Abstract 15477: Outpatient Cardiac Rehabilitation and Smoking Cessation in Patients with Acute Myocardial Infarction
Background: Smoking cessation is a cost-effective intervention known to reduce the risk of mortality and recurrent cardiac events in patients with acute myocardial infarction (AMI). Outpatient cardiac rehabilitation (OCR) provides reinforcement for patients in their efforts to quit smoking, but the relationship between actual participation in OCR and smoking status post-AMI is uncharacterized.
Methods: We conducted a prospective study of hospitalized smokers with confirmed AMI who registered in either the PREMIER or TRIUMPH studies. All patients who smoked at least 1 cigarette per month at baseline and completed 1, 6, and 12-month follow-up were eligible (n=996). Structured interviews were completed on all subjects. Any participation in OCR was self-reported at 1 or 6 month follow-up. Smoking status was ascertained by a standardized question defining any smoking within the prior 30 days (30-day point prevalence abstinence, PPA). As patients who participate in OCR may differ from those who do not, we constructed a propensity model of OCR participation based on 19 baseline sociodemographic and clinical characteristics. Hierarchical modified Poisson regression models of 30-day PPA at 1 and 12 months were fit, adjusting for the propensity for OCR participation, pre-defined smoking characteristics, psychosocial factors, and visit rates, with clinical site treated as a random effect.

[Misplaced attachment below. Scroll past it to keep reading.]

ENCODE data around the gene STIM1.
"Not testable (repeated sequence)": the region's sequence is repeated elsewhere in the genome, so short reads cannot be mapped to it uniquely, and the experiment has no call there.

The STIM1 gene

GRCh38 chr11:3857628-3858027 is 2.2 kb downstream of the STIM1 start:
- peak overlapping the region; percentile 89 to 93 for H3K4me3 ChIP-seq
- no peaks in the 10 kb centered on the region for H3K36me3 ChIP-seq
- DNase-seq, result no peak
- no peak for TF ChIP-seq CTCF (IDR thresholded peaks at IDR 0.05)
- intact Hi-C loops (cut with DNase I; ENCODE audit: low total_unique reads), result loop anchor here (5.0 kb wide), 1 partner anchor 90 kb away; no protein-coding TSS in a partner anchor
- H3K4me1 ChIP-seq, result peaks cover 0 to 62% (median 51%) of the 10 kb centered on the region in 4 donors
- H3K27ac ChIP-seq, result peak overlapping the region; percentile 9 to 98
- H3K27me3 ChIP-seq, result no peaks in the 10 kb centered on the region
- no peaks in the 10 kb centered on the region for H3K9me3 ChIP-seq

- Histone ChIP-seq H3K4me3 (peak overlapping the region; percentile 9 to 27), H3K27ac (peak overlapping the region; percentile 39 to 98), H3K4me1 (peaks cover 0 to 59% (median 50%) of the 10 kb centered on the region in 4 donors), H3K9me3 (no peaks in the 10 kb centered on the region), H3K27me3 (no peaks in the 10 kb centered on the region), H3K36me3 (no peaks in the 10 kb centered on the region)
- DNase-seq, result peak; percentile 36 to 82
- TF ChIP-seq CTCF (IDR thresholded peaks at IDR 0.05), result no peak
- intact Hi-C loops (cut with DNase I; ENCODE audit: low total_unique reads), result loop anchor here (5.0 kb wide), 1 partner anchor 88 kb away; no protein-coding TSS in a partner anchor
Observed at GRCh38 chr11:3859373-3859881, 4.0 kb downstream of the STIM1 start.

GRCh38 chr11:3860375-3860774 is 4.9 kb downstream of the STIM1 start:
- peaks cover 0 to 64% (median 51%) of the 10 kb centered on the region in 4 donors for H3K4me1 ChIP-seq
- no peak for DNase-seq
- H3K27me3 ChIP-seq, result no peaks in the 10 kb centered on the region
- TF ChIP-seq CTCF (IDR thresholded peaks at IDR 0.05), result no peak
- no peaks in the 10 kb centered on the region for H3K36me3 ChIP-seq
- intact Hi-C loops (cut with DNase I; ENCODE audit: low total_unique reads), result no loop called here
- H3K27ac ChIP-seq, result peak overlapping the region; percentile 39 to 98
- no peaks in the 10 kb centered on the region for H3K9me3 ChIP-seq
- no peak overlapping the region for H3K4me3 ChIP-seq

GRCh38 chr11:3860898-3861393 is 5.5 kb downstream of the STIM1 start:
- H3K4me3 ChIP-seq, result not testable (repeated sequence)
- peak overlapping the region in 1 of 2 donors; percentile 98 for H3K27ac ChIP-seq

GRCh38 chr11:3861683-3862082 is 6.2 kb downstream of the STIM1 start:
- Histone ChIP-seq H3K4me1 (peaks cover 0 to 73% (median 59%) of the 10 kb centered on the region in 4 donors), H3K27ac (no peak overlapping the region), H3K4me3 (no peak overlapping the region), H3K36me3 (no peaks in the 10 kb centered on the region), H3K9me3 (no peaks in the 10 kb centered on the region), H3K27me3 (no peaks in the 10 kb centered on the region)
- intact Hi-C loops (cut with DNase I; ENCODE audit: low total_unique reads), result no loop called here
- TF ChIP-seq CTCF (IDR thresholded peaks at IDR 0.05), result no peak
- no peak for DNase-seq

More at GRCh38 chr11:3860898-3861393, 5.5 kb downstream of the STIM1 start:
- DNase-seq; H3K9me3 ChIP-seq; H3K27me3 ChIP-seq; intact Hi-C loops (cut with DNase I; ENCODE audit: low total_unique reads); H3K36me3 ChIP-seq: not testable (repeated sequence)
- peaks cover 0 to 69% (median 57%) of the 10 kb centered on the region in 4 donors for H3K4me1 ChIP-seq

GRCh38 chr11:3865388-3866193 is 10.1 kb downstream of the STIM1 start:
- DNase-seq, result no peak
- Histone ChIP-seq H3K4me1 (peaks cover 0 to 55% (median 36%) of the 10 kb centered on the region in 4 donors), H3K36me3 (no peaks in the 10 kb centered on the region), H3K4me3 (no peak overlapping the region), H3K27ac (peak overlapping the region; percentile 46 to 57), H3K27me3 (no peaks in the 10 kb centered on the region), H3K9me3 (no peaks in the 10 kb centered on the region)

Results: Overall, 71% of subjects were referred to OCR at hospital discharge, and 37% reported participation in OCR during follow-up. At 1 month after discharge, 46% of patients had resumed smoking. At 12-month follow-up, the 30-day PPA was 59% among OCR participants, compared to 41% among OCR non-participants. Self-reported participation in OCR was a significant predictor of 30-day PPA at both 1 month (multivariate-adjusted RR 1.20, 95% CI 1.00-1.44) and 12 months (RR 1.27, 95% CI 1.07-1.51).
Significance: Only about half of smokers referred to OCR reported any participation. Those who did participate were significantly more likely to abstain from smoking 12 months after AMI hospitalization. Aggressive efforts to encourage smokers to participate in OCR are warranted.
- © 2012 by American Heart Association, Inc.